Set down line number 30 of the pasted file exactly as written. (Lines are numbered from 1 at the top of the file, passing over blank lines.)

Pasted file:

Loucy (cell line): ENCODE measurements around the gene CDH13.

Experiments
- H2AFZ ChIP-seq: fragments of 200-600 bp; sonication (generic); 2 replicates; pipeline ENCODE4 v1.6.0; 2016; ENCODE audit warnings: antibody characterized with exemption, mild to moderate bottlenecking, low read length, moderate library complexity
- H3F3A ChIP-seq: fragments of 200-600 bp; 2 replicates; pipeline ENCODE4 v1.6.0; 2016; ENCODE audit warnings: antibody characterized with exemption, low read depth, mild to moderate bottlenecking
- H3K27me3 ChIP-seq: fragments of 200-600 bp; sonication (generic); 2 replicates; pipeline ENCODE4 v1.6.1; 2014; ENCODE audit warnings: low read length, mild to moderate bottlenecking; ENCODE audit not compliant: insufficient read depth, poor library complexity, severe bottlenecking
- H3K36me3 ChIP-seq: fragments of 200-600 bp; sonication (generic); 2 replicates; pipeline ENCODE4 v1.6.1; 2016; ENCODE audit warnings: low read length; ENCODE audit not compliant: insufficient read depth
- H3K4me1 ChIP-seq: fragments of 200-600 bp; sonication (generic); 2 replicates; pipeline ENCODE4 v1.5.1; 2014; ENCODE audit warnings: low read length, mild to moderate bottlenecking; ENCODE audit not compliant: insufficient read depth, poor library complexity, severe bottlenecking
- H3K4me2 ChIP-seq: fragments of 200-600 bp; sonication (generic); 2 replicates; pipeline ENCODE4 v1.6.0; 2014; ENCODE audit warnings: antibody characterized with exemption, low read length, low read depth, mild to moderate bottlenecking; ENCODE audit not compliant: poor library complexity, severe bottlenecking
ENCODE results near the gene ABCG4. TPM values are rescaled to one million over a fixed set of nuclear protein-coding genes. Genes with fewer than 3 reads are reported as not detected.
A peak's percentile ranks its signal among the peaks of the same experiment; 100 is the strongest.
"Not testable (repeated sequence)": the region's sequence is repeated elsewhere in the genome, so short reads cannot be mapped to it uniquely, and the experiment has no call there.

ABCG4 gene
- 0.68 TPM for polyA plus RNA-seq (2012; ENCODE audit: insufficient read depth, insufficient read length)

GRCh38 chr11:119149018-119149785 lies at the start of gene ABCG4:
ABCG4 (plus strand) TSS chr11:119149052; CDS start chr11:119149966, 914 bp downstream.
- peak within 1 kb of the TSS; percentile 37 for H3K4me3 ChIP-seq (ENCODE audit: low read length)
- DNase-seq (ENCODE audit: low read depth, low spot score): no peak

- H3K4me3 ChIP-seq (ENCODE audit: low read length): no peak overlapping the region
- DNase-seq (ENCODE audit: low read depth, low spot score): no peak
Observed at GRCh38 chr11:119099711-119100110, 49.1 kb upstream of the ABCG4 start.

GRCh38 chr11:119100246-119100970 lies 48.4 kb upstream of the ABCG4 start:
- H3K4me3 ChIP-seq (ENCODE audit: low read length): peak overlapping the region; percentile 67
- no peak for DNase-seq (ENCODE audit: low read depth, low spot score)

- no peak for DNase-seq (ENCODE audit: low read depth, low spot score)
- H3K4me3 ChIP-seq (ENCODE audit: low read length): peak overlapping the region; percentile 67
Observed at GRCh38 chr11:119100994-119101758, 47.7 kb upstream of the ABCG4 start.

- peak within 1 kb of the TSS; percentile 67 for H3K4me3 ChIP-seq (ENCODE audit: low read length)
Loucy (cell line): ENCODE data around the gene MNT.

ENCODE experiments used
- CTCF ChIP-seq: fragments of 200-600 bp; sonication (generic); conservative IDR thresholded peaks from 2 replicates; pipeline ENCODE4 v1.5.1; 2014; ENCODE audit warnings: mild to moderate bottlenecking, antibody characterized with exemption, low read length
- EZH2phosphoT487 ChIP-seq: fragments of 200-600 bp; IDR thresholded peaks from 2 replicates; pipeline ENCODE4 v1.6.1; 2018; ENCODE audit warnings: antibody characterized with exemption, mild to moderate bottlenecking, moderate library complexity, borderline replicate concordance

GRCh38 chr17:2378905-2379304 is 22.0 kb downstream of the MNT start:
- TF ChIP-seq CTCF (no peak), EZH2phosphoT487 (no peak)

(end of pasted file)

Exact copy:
- CTCF ChIP-seq: fragments of 200-600 bp; sonication (generic); conservative IDR thresholded peaks from 2 replicates; pipeline ENCODE4 v1.5.1; 2014; ENCODE audit warnings: mild to moderate bottlenecking, antibody characterized with exemption, low read length